On Monday, Vermont’s Republican governor Phil Scott reluctantly signed House Bill 511, which allows state residents to possess and consume cannabis. In May 2017, he vetoed an earlier bill, citing safety concerns. The governor is quoted as having “mixed emotions” about signing the new bill.
The new law goes into effect on July 1st. Adults over the age of 21 will be able to possess up to one ounce of cannabis and grow up to two mature and four immature plants. The signed bill makes Vermont the 9th state in the U.S. to legalize cannabis and the first to authorize its recreational use through an act of a state legislature rather than as a ballot initiative.
Notably, the bill does not legalize the sale of cannabis. Scott indicated that a state commission is going to take time to study the impact of retail trade in the state first. The commission will also focus on developing public education programs and strategies to ensure highway safety and prevent drug abuse. The governor has promised to veto any sales bill that does not address his concerns.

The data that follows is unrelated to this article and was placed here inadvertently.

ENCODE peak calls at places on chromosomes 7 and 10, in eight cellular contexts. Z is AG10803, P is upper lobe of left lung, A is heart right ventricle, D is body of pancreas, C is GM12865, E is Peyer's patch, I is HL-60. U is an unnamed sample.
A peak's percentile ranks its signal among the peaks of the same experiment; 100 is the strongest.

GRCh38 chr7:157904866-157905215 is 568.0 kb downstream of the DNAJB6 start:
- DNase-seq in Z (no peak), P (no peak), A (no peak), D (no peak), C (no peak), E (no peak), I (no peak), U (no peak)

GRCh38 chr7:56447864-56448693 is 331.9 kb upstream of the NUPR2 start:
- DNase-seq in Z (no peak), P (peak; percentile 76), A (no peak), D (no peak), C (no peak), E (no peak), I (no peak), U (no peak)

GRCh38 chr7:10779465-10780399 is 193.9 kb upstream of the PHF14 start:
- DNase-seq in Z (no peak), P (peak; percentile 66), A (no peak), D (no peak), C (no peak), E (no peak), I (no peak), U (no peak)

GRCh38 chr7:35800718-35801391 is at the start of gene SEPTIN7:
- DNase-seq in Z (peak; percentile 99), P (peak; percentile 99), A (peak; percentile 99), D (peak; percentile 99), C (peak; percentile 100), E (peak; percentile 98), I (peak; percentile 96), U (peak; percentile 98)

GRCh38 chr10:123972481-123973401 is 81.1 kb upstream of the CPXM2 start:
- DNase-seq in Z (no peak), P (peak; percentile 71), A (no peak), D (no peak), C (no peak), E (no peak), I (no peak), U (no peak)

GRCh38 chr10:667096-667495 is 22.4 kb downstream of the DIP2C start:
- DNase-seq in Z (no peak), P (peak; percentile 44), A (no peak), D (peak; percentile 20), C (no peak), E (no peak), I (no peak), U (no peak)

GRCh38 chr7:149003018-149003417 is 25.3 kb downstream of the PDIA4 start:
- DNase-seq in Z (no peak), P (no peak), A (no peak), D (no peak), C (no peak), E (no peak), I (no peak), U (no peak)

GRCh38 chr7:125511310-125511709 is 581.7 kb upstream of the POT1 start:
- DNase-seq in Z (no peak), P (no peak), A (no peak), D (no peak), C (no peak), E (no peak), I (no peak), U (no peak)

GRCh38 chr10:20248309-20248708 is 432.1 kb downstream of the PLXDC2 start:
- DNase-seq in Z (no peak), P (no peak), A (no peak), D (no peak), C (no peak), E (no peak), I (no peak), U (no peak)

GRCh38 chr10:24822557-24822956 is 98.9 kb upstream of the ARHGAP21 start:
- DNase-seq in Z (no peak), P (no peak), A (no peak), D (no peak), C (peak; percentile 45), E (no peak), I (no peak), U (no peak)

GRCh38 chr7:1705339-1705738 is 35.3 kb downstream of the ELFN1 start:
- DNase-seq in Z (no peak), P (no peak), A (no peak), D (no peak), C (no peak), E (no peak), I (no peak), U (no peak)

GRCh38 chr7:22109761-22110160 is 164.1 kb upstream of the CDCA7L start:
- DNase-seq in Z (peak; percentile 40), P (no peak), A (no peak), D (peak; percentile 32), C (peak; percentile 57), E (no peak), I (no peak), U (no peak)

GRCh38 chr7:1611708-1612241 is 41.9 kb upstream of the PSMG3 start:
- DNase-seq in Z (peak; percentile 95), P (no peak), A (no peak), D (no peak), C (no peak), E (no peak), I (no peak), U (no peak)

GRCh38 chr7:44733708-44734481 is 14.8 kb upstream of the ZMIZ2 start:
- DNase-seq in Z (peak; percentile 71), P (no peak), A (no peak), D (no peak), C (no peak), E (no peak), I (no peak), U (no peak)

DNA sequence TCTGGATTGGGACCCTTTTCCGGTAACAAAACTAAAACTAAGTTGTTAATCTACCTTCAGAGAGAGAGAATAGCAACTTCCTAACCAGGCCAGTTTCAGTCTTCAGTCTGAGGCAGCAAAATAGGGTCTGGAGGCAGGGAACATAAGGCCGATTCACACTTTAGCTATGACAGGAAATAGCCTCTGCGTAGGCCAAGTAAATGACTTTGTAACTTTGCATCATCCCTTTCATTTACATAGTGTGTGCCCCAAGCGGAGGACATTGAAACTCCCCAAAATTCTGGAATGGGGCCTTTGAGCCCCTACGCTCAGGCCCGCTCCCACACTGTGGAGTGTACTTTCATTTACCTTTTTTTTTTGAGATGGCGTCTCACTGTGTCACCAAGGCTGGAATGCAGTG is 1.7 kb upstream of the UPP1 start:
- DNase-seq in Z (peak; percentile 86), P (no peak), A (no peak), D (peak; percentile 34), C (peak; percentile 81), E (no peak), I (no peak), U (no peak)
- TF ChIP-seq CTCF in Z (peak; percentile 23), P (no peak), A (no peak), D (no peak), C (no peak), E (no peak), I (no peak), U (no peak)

Vermont Lieutenant Gov. David Zuckerman has expressed concern that Scott is loading his commission with people philosophically opposed to the cannabis trade and that it will take a very long time before it is legally available for sale in the state. Zuckerman is a proponent of a tax-and-regulate model for recreational cannabis sales. Others have noted that recreational marijuana, though illegal, is already widely available (and widely used) throughout Vermont. It’s possible that the biggest impact of the state’s reluctance to legalize its sale is lost tax revenue rather than curbed abuse or reduced highway deaths.
However, medical cannabis has been legal in Vermont for over a decade; the state has allowed medical use of the plant since 2004. Vermont’s law established the Cannabis Therapeutic Research Program, which is administered by the Commissioner of Health. Currently, there are four registered medical dispensaries in the state. Vermont’s criteria for which patients potentially qualify for cannabis use are similar to those of other states that have legalized medicinal use. Some patients who might benefit from cannabis but whose conditions were not deemed medically serious enough under the 2004 law will be able to legally use the plant.
Thirty other states have also legalized medical marijuana, as have Guam, the District of Columbia, and Puerto Rico.